Thursday, August 17, 2017

Blood and Money: The Classic True Story of Murder, Passion, and Power, by Thomas Thompson

Blood and Money: The Classic True Story of Murder, Passion, and Power, by Thomas Thompson (1976), proves that it’s possible to have too much money.  The main figure at the novel’s center, the dermatologist John Hill, devotes himself to having a wonderful life—a beautiful wife, successful practice, a life devoted to music.  His selfishness and vacuity are appalling.  While he allows his wife a small allowance with which to run their household, he spends money on whatever he wants.  He wants the most lavish music studio in the western world.  He lacks any sense of self-scrutiny and instead is apparently able to justify his every action, including the selfish ways in which he spends money, his sudden abandonment of his first wife, his easy return to her.  He’s almost a kind of robot who goes through the motions of the life he lives without any awareness of their meaning. His wife is a pampered only child of a powerful, wealthy father who manipulates and finances every aspect of her life and her husband’s.  When he convinces himself that her husband allowed her to die, either through neglect or deliberate poisoning, he devotes himself to seeing him prosecuted.  When a trial results in a mistrial, he pays to have his son-in-law killed.  Through connections with powerful people in the city, and through his own machinations, he avoids prosecution, even though local police are convinced he’s guilty.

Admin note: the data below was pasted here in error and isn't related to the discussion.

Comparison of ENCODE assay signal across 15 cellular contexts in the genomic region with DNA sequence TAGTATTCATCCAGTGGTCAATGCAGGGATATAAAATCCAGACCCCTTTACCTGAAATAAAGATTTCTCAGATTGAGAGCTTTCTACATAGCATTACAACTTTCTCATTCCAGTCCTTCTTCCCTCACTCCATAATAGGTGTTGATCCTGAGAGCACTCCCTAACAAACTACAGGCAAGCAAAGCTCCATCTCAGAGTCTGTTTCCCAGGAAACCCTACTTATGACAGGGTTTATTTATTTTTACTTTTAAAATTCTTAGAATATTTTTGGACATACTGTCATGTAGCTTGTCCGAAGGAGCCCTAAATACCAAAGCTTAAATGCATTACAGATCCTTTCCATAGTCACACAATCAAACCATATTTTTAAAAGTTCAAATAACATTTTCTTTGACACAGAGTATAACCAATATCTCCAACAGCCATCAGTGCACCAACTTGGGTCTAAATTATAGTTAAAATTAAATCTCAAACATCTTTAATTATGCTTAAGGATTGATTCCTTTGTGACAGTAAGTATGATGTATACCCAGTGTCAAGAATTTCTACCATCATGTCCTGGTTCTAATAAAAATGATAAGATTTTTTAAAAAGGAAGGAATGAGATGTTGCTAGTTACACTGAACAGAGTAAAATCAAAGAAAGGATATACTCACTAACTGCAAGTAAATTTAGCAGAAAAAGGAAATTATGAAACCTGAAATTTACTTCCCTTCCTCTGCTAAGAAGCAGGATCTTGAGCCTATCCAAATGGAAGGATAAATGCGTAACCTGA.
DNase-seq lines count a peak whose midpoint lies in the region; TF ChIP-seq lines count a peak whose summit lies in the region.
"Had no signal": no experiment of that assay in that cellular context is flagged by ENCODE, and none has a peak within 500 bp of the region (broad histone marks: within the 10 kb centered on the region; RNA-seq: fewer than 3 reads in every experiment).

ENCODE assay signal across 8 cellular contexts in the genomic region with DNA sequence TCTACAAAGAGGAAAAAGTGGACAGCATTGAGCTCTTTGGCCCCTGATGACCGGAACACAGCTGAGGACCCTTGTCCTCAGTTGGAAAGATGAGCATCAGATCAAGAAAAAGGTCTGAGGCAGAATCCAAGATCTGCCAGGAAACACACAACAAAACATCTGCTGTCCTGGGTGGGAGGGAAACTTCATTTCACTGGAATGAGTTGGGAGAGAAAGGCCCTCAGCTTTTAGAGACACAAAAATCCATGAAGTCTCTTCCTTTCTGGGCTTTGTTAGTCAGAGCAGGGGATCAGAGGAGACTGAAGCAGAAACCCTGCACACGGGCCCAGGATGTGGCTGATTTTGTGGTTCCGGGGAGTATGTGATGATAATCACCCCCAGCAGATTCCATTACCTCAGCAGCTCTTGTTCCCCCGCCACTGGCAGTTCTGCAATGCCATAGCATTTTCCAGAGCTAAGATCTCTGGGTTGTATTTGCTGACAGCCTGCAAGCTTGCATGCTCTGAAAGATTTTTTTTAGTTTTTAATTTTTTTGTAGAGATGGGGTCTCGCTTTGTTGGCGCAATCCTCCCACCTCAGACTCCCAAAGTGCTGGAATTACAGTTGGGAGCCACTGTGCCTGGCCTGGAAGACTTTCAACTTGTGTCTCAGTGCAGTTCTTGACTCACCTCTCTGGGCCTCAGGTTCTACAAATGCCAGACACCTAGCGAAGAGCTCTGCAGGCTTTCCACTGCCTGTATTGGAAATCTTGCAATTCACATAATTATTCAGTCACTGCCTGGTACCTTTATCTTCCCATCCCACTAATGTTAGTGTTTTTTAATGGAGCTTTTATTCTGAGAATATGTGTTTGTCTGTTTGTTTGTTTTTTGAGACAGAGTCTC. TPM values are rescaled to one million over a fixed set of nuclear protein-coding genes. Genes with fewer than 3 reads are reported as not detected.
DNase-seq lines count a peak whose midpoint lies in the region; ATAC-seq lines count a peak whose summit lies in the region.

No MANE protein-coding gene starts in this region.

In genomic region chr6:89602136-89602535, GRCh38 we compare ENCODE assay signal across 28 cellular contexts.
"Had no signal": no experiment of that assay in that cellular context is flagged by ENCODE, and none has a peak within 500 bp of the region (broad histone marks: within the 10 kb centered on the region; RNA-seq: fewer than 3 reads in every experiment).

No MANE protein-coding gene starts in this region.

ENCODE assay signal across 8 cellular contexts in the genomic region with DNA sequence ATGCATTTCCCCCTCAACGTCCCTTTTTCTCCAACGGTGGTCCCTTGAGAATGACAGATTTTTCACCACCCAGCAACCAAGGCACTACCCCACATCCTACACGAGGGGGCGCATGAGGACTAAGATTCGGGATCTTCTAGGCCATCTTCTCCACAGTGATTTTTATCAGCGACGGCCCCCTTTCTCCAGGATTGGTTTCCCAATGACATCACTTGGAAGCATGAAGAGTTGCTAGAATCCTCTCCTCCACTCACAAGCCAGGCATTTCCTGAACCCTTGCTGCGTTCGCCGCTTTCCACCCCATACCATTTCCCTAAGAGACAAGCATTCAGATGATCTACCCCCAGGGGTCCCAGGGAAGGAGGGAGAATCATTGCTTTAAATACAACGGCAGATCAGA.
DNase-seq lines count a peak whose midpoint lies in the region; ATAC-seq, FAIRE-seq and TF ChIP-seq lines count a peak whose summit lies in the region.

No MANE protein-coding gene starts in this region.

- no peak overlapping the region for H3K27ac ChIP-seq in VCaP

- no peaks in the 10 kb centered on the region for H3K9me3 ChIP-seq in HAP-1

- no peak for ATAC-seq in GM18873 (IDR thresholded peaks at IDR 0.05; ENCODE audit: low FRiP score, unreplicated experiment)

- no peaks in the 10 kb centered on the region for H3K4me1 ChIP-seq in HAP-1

The main figures in this book would fit comfortably into any number of reality shows.  They’re vapid walking embarrassments.  Oblivious to the world that begins just beyond the limits of their wealth and power and personal desires, they flap, doodle, and meander about like soulless human simulacra. Blood and Money is an example of the kind of investigative literary journalism that resulted in books like Capote’s In Cold Blood and Mailer’s The Executioner’s Song.  Despite its fascination with its characters and the prodigious research that went into its making, Blood and Money lacks the human and cultural insights of those works.

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